Directed by: André Øvredal
Cast: Emile Hirsch, Brian Cox, Ophelia Lovibond
The Autopsy of Jane Doe set out to disorientate with uncommon practices and a general abandonment of the familiar tropes that litter genre fare on the regular. While this becomes an obviously intentional device early, the realization that we’re in store for something different still feels a bit shocking. But it’s a good shock, and you can bet on that.
Father/son duo Tommy and Austin Tilden, played by Brian Cox and Emile Hirsch, respectively, are absolutely flawless. They both sport strange idiosyncrasies and there’s a friendly father/son rivalry just beneath the surface that keeps both characters likeable and genuinely endearing. When a Jane Doe gets rolled into their exam room, things take a strange turn. While Austin has a chance to get away from the body (that’s begun to leave both men feeling slightly uneasy) he just can’t. He’s drawn to that corpse, for one reason or another, and shortly after his window of escape opens and closes, all hell breaks loose for these two medical examiners.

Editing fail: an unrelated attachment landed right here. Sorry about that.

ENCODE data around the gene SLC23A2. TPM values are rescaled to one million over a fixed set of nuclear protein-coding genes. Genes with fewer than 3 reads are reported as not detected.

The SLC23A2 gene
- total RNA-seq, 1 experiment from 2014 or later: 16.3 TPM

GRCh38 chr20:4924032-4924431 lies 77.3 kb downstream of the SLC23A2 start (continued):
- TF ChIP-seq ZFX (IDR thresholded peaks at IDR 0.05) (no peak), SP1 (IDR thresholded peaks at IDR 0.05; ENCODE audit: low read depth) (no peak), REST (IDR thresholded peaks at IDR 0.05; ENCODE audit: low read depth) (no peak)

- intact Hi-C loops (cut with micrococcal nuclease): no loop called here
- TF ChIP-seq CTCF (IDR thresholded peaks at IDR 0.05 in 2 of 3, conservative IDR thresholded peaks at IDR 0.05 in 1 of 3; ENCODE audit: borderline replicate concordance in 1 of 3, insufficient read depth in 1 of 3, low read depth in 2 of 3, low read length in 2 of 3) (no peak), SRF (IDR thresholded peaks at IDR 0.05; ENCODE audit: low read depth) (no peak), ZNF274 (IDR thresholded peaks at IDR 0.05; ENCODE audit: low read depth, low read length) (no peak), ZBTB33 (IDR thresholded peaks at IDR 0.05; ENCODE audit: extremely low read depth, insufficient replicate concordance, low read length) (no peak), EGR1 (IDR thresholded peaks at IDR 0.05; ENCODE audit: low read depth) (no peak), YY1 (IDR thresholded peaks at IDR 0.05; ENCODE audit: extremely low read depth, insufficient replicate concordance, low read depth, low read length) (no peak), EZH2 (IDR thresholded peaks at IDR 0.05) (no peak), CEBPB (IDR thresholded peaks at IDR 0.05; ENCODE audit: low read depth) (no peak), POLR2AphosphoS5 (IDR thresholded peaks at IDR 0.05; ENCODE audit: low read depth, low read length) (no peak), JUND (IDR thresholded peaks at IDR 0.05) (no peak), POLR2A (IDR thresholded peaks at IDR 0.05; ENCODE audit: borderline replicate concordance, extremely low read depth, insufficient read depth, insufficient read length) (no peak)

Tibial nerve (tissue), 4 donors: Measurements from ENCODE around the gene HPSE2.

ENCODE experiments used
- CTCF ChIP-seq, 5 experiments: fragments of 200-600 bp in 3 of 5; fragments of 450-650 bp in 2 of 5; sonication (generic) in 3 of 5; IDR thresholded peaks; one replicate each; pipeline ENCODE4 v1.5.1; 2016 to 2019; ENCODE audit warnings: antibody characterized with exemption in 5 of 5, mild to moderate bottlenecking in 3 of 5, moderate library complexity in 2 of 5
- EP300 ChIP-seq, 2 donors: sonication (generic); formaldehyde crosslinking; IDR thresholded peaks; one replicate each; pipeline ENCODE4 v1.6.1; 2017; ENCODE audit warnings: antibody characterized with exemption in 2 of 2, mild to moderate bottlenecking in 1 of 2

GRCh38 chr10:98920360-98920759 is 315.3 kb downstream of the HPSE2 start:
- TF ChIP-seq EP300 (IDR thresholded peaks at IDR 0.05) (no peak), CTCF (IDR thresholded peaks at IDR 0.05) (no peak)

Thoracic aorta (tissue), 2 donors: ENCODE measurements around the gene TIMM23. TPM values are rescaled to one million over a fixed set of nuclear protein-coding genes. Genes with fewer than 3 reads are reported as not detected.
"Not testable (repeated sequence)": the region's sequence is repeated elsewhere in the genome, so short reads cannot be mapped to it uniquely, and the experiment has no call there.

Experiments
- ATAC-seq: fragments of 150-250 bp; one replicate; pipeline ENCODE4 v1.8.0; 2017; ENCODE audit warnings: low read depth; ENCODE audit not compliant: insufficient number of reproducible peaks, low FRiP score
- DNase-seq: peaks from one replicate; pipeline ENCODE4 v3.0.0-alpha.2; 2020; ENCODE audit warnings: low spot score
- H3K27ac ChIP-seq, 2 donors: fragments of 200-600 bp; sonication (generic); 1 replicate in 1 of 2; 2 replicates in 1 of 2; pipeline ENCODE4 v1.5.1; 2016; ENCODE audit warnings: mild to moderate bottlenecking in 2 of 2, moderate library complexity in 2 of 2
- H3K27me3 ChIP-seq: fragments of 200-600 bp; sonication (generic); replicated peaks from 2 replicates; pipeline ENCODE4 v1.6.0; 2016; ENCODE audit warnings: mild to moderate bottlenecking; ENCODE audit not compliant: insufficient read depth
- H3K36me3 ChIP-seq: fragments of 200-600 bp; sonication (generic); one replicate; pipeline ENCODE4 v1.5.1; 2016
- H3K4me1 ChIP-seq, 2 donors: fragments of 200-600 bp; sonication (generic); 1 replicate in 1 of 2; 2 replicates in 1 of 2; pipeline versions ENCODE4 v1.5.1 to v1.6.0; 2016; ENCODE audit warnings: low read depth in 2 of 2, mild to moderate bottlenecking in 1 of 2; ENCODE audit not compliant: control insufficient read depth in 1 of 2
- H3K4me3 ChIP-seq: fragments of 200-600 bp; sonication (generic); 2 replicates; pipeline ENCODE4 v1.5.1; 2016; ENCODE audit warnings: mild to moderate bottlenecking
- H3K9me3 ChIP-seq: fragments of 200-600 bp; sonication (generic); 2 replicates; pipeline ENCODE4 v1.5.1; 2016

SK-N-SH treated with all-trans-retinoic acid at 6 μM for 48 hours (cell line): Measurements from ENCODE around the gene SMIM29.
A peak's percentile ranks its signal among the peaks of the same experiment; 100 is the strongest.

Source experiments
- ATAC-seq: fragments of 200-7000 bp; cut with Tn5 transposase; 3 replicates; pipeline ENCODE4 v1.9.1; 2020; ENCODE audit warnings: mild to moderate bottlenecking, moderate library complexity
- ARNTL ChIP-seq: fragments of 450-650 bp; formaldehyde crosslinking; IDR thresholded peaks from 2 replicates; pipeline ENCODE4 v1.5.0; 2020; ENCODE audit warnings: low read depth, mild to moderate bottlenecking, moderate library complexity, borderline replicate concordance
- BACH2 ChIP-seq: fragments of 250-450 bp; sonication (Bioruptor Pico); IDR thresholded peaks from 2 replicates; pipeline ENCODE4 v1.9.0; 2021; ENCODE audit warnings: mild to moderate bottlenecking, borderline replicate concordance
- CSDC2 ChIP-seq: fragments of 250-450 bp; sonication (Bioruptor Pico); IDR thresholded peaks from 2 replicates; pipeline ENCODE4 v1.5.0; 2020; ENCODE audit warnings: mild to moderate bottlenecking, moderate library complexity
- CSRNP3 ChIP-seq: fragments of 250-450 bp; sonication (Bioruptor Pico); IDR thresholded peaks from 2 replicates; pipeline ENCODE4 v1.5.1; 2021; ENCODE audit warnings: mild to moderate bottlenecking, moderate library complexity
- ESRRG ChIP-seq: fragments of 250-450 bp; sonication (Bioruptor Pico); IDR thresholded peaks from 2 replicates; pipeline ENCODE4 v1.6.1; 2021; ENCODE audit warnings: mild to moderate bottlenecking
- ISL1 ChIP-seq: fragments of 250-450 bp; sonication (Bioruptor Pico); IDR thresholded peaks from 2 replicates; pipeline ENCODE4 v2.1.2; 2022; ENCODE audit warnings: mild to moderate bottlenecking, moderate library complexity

The final act of the film is a huge surprise. Everything we believe is going to happen as the story wraps is cast aside with no regard. The climax we get is pretty leftfield, nearly unpredictable in nature and damn jarring. The film’s transition from subtle and slow burn chills to full-fledged terror is great, and while some may be thrown off by such a large scale shift in momentum, I adored it, because, as already noted, I never in a million years anticipated that conclusion. I expected the slow burn, character first approach to coast through the duration of the film.
But The Autopsy of Jane Doe dares to be truly great.
2016 was crammed full of insanely entertaining movies, giving us perhaps the most stacked year for the genre in a good decade or so. That says a lot, and it also explains how a film like this, which really wasn’t available through VOD outlets until December, was so overlooked on best of lists. It really is one of the strongest pictures of 2016, and if you’re set on seeing every A-class flick released last year, you can’t skip this brilliantly eerie tale of life, death and a terror unnamable.